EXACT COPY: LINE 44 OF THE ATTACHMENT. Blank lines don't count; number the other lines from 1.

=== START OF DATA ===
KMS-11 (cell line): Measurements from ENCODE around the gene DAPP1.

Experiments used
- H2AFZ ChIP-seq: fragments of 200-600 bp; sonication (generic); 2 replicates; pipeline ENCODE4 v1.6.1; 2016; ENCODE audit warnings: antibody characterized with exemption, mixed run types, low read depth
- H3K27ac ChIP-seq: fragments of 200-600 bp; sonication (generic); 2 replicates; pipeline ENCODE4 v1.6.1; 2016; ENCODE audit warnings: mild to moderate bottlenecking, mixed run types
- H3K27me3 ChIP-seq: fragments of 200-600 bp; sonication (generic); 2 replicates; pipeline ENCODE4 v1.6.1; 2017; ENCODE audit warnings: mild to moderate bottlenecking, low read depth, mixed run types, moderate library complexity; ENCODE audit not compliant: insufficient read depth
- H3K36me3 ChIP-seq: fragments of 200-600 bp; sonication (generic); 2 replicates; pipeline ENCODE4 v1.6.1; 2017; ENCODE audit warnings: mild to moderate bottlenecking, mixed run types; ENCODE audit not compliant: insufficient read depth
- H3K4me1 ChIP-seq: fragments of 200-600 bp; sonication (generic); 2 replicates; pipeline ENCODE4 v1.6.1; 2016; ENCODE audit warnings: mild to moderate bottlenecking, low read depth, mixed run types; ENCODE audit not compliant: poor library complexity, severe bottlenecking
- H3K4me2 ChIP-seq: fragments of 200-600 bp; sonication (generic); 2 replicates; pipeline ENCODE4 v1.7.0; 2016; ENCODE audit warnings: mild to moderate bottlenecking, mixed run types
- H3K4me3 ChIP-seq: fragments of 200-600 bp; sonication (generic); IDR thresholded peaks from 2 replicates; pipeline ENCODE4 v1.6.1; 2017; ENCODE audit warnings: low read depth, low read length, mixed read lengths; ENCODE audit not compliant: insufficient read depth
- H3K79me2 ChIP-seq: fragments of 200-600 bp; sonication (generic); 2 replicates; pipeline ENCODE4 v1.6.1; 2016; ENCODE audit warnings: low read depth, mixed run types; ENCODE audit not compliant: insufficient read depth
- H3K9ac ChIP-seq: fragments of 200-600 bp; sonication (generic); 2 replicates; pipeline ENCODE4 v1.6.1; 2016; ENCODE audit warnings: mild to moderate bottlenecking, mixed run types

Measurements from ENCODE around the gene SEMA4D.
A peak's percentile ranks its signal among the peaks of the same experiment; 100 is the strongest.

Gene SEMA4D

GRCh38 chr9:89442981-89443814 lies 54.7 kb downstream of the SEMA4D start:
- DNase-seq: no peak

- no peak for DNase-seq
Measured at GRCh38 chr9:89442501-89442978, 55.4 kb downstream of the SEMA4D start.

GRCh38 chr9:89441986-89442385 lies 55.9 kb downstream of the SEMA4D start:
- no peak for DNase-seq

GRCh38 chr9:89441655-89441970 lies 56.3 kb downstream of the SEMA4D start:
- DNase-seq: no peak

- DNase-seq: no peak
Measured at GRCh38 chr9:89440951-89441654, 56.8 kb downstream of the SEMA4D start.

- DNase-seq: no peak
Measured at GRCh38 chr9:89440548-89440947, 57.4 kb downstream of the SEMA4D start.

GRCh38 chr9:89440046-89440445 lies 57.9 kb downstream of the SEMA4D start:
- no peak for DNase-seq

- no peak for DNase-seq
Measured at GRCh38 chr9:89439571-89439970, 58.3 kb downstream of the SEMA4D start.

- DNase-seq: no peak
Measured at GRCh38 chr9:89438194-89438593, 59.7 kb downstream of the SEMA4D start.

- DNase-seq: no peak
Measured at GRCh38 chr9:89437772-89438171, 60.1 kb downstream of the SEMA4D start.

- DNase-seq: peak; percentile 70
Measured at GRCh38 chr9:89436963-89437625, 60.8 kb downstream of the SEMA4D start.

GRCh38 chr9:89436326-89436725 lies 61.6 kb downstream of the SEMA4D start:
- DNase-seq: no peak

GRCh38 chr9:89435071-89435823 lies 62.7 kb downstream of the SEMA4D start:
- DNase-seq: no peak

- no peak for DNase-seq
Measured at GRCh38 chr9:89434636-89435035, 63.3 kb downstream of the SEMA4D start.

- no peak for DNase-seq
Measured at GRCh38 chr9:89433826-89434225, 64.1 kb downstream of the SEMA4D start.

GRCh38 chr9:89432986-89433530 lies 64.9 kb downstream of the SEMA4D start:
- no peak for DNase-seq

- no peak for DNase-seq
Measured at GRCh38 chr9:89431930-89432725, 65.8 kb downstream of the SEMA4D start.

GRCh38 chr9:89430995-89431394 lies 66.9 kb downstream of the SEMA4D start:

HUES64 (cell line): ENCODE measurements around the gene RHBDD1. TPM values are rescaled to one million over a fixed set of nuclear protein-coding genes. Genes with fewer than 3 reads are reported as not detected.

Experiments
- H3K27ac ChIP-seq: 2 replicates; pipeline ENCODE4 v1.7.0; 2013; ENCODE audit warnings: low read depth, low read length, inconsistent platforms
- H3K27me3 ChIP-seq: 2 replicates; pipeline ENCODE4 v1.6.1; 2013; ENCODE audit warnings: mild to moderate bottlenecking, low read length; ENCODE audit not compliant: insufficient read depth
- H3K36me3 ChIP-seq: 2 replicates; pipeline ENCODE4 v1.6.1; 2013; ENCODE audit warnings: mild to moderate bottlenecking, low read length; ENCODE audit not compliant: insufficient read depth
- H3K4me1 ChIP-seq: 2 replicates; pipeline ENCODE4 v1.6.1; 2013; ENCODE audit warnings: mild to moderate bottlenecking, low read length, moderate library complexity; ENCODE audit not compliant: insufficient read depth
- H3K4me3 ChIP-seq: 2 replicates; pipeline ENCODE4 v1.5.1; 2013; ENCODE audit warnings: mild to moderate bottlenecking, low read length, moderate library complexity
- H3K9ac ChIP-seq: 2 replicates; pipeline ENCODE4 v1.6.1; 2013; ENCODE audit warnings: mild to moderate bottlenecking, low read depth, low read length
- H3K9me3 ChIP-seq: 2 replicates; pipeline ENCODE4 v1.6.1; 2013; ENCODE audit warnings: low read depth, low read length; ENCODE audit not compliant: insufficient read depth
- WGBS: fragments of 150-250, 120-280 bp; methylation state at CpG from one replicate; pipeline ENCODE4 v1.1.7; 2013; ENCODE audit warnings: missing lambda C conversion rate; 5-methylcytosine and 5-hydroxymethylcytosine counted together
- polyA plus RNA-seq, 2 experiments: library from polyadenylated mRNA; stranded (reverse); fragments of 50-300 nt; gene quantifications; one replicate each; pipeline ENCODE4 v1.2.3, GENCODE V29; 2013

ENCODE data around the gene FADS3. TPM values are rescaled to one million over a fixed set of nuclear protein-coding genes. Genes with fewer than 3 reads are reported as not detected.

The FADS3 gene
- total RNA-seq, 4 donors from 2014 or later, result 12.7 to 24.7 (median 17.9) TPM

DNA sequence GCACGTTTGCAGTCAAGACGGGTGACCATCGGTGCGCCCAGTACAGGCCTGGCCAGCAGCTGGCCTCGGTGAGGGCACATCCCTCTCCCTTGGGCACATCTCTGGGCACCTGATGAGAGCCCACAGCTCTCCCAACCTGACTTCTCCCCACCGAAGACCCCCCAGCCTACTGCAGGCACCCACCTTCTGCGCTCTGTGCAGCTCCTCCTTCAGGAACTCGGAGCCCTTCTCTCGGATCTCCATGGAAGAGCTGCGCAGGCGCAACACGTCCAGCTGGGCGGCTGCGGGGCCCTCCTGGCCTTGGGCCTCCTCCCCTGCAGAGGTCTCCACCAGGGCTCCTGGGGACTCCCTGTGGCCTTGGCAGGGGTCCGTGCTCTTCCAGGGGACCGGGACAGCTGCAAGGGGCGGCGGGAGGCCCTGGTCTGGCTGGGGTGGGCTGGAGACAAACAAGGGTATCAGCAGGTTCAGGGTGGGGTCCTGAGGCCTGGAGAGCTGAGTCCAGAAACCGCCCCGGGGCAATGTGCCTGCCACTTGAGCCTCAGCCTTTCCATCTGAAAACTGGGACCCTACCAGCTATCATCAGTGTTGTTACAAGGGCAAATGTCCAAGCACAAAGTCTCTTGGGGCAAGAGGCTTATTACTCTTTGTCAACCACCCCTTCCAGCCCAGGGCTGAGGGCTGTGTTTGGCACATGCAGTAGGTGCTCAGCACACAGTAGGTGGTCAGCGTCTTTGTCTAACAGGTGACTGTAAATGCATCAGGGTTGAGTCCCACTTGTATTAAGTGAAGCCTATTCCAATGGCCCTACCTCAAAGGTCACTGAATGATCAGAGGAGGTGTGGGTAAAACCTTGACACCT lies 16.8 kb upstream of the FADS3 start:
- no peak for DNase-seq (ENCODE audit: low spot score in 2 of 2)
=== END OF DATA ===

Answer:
Measured at GRCh38 chr9:89433826-89434225, 64.1 kb downstream of the SEMA4D start.